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First Pedestrian Bridge in Place at McLean Station

Sections walked along Colshire, 123 at night.

The first section of the pedestrian bridge across Route 123 into the McLean Station, aka Tysons East Metrorail Station, is put into place. At left, workers inside the station itself watch as crews connect the bridge section to the station.

The first section of the pedestrian bridge across Route 123 into the McLean Station, aka Tysons East Metrorail Station, is put into place. At left, workers inside the station itself watch as crews connect the bridge section to the station. Chuck Samuelson/Dulles Corridor Metrorail Project

The first pedestrian bridge at a Silver Line Metrorail station is now in place.

During two dramatic overnight operations that forced the closing of busy Route 123 in the heart of Tysons Corner, the sections of the pedestrian bridge were literally walked from a staging area on Colshire Drive to Route 123 where they were installed on piers connecting the McLean Station (aka Tysons East) and a pedestrian access building at the corner of the southwest side of Route 123 at Colshire. The work took place overnights Oct. 12 and 15.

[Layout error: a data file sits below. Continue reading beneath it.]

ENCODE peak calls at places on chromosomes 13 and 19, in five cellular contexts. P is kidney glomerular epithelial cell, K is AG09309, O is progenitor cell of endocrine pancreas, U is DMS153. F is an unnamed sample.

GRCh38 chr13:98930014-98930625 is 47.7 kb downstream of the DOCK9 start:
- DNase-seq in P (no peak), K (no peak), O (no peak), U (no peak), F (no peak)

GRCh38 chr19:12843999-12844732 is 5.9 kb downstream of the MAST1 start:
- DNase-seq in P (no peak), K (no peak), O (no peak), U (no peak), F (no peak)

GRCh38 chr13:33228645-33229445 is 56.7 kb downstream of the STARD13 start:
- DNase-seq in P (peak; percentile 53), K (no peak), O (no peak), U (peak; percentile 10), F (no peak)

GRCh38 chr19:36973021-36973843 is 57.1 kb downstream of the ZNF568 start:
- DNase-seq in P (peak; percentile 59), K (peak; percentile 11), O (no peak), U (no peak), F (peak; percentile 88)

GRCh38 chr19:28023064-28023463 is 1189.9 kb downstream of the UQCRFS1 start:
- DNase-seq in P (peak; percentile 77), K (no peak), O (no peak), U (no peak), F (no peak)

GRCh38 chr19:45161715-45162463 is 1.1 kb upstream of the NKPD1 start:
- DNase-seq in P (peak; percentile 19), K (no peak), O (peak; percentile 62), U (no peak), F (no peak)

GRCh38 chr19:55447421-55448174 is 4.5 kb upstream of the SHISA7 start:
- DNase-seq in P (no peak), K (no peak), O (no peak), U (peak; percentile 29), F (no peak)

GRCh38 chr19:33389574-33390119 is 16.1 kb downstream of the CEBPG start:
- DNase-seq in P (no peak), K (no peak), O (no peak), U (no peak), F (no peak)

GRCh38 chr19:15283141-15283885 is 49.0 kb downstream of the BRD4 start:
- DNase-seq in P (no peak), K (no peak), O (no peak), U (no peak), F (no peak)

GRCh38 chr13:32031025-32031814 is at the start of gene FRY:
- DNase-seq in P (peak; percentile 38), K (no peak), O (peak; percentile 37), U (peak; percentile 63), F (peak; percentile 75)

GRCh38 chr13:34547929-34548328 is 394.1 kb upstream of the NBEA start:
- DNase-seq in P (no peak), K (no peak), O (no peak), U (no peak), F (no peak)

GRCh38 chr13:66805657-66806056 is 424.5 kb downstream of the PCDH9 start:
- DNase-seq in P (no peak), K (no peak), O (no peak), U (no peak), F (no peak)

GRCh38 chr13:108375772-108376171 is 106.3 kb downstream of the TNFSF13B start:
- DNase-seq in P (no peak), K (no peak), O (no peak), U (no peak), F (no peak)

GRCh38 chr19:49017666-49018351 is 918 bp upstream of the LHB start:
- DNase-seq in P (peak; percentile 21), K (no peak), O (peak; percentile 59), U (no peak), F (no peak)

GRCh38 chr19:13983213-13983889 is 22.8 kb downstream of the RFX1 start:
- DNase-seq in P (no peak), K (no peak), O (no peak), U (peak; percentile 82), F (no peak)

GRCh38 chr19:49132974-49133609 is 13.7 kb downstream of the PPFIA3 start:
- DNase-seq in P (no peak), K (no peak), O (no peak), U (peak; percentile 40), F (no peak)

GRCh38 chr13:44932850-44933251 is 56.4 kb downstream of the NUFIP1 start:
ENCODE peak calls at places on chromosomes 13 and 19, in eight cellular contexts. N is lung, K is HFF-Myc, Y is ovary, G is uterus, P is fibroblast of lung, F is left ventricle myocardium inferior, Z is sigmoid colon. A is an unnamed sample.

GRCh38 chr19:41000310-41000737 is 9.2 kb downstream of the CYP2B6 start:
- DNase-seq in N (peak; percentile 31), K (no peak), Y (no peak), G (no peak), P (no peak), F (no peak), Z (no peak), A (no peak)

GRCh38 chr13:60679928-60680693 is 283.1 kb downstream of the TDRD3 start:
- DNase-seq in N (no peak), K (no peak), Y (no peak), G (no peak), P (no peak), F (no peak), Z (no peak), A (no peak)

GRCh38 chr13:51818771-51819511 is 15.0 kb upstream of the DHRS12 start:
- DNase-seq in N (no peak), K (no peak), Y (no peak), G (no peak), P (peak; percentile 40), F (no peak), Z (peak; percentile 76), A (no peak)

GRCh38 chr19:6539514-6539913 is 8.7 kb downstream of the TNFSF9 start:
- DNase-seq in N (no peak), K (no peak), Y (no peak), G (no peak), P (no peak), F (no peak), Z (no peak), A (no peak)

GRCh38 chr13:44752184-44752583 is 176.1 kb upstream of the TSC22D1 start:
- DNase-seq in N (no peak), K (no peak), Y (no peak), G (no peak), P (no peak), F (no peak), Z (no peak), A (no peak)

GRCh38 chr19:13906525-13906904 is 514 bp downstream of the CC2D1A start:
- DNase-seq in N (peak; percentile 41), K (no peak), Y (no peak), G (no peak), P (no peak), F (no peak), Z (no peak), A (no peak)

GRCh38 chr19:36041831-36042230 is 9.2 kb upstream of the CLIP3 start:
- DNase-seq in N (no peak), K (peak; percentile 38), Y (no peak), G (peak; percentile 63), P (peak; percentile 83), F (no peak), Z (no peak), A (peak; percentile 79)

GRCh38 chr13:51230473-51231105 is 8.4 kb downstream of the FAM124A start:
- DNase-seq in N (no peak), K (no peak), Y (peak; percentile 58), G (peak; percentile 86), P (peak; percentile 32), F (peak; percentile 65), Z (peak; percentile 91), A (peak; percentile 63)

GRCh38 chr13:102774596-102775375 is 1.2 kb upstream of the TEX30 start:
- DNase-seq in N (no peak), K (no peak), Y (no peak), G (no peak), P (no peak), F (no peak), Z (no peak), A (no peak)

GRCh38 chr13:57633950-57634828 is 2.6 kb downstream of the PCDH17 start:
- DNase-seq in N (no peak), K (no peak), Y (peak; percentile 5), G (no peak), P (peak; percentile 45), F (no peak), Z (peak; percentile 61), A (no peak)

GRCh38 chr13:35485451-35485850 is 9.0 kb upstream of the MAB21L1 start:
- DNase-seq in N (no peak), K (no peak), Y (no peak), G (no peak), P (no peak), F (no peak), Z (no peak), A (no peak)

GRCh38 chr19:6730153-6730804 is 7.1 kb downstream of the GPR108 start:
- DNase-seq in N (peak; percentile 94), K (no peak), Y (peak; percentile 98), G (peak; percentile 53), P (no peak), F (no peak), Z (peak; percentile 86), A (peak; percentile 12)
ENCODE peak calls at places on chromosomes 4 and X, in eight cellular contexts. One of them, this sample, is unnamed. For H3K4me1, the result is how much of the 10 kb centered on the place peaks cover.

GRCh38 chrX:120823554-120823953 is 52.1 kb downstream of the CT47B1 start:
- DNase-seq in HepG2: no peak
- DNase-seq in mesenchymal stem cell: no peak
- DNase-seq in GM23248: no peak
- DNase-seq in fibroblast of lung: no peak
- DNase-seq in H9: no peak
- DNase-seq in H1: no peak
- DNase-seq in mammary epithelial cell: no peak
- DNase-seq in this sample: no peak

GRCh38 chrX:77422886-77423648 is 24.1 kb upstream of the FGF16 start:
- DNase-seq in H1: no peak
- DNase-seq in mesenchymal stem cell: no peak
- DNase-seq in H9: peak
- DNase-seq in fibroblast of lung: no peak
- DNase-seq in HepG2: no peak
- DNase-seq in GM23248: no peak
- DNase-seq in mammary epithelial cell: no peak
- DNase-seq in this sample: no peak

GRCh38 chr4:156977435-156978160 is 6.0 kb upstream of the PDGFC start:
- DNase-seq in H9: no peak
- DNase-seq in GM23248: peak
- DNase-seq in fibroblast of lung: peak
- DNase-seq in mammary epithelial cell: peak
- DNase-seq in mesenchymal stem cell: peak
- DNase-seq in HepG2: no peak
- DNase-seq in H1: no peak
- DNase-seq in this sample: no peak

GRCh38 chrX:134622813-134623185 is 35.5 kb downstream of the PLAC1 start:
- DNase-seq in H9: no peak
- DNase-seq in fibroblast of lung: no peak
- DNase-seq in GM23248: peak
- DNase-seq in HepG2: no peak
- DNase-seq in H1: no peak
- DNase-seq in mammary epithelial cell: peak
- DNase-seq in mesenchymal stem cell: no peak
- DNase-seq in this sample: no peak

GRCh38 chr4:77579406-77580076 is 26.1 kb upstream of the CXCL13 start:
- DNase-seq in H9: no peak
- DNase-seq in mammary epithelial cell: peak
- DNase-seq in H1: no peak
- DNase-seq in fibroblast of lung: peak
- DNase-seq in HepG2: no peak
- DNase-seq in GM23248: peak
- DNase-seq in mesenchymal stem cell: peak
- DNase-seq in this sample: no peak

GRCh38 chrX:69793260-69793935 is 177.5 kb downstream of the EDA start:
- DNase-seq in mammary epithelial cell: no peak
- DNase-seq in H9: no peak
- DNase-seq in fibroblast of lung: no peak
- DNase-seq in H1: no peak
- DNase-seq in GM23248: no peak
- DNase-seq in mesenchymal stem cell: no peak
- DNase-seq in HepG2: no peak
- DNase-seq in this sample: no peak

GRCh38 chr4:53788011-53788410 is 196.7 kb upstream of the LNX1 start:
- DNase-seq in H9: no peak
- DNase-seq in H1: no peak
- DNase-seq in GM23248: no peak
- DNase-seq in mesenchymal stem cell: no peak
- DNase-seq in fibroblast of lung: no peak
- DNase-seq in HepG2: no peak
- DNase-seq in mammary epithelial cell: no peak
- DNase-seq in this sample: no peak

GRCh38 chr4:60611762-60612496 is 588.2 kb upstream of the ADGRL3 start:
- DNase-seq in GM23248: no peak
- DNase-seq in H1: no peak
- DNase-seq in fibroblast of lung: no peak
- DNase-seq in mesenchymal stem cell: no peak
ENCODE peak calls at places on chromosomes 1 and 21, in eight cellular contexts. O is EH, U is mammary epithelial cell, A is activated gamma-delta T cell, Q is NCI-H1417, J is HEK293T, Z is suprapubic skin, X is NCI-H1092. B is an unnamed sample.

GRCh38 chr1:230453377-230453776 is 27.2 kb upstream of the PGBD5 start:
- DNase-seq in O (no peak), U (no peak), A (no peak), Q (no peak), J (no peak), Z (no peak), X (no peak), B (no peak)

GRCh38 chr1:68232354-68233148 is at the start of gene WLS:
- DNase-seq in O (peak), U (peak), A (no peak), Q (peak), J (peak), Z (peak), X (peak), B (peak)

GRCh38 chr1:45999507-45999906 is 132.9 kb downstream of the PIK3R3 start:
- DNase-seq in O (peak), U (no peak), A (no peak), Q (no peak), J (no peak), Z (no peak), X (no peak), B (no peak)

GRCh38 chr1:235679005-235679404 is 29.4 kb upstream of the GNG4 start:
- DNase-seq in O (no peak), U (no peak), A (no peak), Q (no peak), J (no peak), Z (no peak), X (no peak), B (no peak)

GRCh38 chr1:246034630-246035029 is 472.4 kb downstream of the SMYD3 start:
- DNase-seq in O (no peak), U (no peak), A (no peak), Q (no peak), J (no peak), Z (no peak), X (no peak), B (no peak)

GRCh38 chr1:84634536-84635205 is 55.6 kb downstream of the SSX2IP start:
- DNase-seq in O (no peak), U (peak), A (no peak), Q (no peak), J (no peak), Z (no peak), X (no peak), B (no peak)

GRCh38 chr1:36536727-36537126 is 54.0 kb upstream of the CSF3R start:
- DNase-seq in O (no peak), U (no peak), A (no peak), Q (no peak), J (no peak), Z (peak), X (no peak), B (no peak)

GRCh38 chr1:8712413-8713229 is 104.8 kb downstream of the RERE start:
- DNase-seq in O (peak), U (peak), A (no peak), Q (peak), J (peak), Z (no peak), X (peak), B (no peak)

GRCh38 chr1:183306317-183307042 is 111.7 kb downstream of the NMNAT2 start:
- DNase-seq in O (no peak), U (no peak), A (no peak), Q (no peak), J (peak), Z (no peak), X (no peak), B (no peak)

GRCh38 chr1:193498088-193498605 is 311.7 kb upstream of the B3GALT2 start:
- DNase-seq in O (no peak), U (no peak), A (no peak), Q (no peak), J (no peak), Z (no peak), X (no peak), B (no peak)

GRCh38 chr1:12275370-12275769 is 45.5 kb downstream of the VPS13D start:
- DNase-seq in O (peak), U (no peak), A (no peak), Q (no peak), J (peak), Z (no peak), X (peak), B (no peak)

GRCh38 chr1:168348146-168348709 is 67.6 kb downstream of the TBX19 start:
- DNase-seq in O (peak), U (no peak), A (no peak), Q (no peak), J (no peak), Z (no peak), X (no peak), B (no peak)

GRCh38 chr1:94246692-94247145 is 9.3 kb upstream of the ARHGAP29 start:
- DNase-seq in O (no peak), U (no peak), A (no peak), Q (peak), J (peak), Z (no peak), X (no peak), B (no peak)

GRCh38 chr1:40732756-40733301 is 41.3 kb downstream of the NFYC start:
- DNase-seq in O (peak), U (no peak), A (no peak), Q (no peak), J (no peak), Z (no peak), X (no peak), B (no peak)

On Friday night, crews installed a huge bridge section between the McLean Station and a specially-constructed pier which was built in the median of Route 123. The second section was put into place between the pier in the median of Route 123 and the pier located off the road near the corner of Route 123 and Colshire Drive Monday night, Oct. 15.

A third and final section of the bridge will be installed off the road and require only a single lane closure.

Installation of the large segments was no small order. To expedite the process and reduce the time the roads would need to be closed, the bridge was assembled at a staging area located at the corner of Route 123 north and Colshire Drive.

It was then secured onto jacks that are mounted on a Self Propelled Modular Trailer (SPMT) system and transported from the staging area to the station.

The full height of the first transport was 43 feet, which required that the traffic lights at both Colshire Drive and Route 123 be dropped to allow the transport to pass through the intersection, and then reinstalled after the transport had finished its work. The transport was 144 feet long, 24-34 feet wide, and weighed 182,000 pounds.

The 400,000-pound, computer-driven transport moved slowly into place, escorted by the computer operator who walked by its side. The process was repeated for the second bridge section.

When this work was completed, the transport devices moved from the Route 123 site to staging areas just west of the Wiehle-Reston East Station in the median of the Dulles International Airport Access Highway where sections of the pedestrian bridges for that station have been assembled. Those bridges are to be put into place later this month.